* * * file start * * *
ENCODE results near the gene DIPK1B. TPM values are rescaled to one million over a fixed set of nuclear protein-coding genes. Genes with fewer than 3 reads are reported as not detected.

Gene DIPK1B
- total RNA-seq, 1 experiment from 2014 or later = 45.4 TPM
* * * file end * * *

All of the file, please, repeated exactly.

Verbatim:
ENCODE results near the gene DIPK1B. TPM values are rescaled to one million over a fixed set of nuclear protein-coding genes. Genes with fewer than 3 reads are reported as not detected.

Gene DIPK1B
- total RNA-seq, 1 experiment from 2014 or later = 45.4 TPM